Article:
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The resources sector is an Australian workhorse. Past booms have propelled the country forward into prosperity. It’s provided a buffer during downturns. It has cushioned the COVID blow on our national accounts. And it has a vital role to play in Australia’s economic future as part of the evolving demand for global resources.
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Highlights from the 2021-22 Federal Budget

  • $100m over four years to extend the Junior Minerals Exploration Incentive scheme
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  • $20m towards a Global Resources Strategy to help diversify exports and find new markets for Australia’s resources technology
  • $9.3m over five years to pilot the targeted Regions of Growth (ROG) program
  • $3m funding to explore Tasmania’s resource potential
  • Temporary levy on offshore petroleum production to fund decommissioning and remediation in the Laminara-Corallina oilfields

 

The Critical Minerals and Resources Technologies roadmap reveals new opportunities for the resources sector to become more technologically enabled, and to take that innovation to the world. Under the Modern Manufacturing Initiative – and with their clear focus across all six priority sectors on automation and smart manufacturing – a collaborative approach and investment in R&D could cut production costs, improve efficiency, reduce emissions, and increase the accuracy of resource exploration.

The demand for resources isn’t going away. The global infrastructure spend by governments to boost economies is just starting and infrastructure requires resources. If anything it will increase as we recognise in a post-COVID world that our systems and supply chains simply aren’t fit for purpose, it behoves us then to make our resources sector smarter and more sustainable.

It’s not just about iron ore and coal anymore, which Australia is undoubtedly best known for. With technology becoming more pervasive, connecting our phones and our businesses, but also increasingly our homes and cars, comes the demand for lithium and Rare Earth minerals.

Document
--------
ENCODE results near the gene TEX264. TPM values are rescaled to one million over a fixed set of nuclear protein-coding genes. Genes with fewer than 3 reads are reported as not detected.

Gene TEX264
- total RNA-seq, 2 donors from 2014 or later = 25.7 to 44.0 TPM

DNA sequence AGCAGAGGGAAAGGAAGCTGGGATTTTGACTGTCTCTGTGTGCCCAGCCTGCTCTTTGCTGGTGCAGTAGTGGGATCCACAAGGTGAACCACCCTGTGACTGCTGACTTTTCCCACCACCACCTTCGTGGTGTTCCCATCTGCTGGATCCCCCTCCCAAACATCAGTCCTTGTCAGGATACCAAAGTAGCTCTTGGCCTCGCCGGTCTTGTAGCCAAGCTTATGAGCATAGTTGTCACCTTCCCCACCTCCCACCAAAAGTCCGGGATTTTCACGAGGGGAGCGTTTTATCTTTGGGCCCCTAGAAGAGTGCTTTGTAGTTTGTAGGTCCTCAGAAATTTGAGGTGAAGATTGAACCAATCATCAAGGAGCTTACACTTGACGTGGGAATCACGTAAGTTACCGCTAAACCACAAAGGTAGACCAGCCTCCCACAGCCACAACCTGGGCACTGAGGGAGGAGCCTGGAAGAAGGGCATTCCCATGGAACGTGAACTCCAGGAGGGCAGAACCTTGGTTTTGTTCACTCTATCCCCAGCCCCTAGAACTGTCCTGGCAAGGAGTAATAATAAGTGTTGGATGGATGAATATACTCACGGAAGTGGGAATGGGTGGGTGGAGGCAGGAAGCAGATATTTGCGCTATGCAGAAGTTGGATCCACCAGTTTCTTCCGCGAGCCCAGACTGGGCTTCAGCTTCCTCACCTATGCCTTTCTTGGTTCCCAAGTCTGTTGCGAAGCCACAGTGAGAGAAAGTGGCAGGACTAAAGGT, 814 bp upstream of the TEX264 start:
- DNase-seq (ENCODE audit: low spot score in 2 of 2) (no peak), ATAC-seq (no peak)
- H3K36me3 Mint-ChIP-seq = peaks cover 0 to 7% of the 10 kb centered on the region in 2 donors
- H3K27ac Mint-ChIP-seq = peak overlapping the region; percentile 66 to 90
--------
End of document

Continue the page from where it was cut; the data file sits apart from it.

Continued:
Federal Budget 2021-22
Federal Budget 2021-22
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Australia has some 30 percent of the global lithium reserves. This is really a huge

opportunity for Australian companies to exploit and process these reserves. There are some early signs of success with respect to lithium, because right now they are building two processing plants in Western Australia.

Rare Earth is a bit of a sleeper. It's got various minerals used in components in terms of computers, loudspeakers, smartphones and the aerospace industry. Currently, China has some 50 percent of global Rare Earth reserves and 80 percent of global production. Customers will want a diversity of supply and Australia has the opportunity to feed into this.

There is a clear intersection between the resources sector and Australia’s energy future. Almost an endless loop, where one feeds into the other. The resources sector requires vast amounts of energy for production and requires access to affordable and sustainable energy. The resources sector also plays an important role in Australia’s transition to an affordable and sustainable energy future.

The fly in the ointment is trying to get everyone to agree on what the transition looks like. Energy Minister Angus Taylor continues to spruik the Government’s gas-fired recovery plan as the logical next step. The Australian Energy Market Operator (AEMO) has declared gas uncompetitive against renewables. Hydrogen is a sector with huge potential – but could take years to develop into a fully-fledged energy alternative.

Federal Budget 2021-22
Federal Budget 2021-22
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Having many resources and varied options isn’t always a bad thing – so long as we can reach a consensus. Regardless, the well-oiled machine that is the resources sector will be prepared to take up the slack.

On the topic of preparedness, I’m perhaps most optimistic about Australia’s attractiveness to investors. A key requirement of customers that buy commodities is security and reliability of supply. Australian suppliers have demonstrated the ability to deliver through the COVID epidemic. For example, Brazil has not been able to keep up its iron ore production volumes, with one Brazilian miner – Vale – not expecting production to return to full speed until the end of 2022. Iron ore prices have risen. Australia delivers. We have low sovereign risk. Political stability. Economic stability. We should take advantage of this opportunity and use it to pursue new markets, increase market share for our traditional commodities, and also to develop our emerging minerals.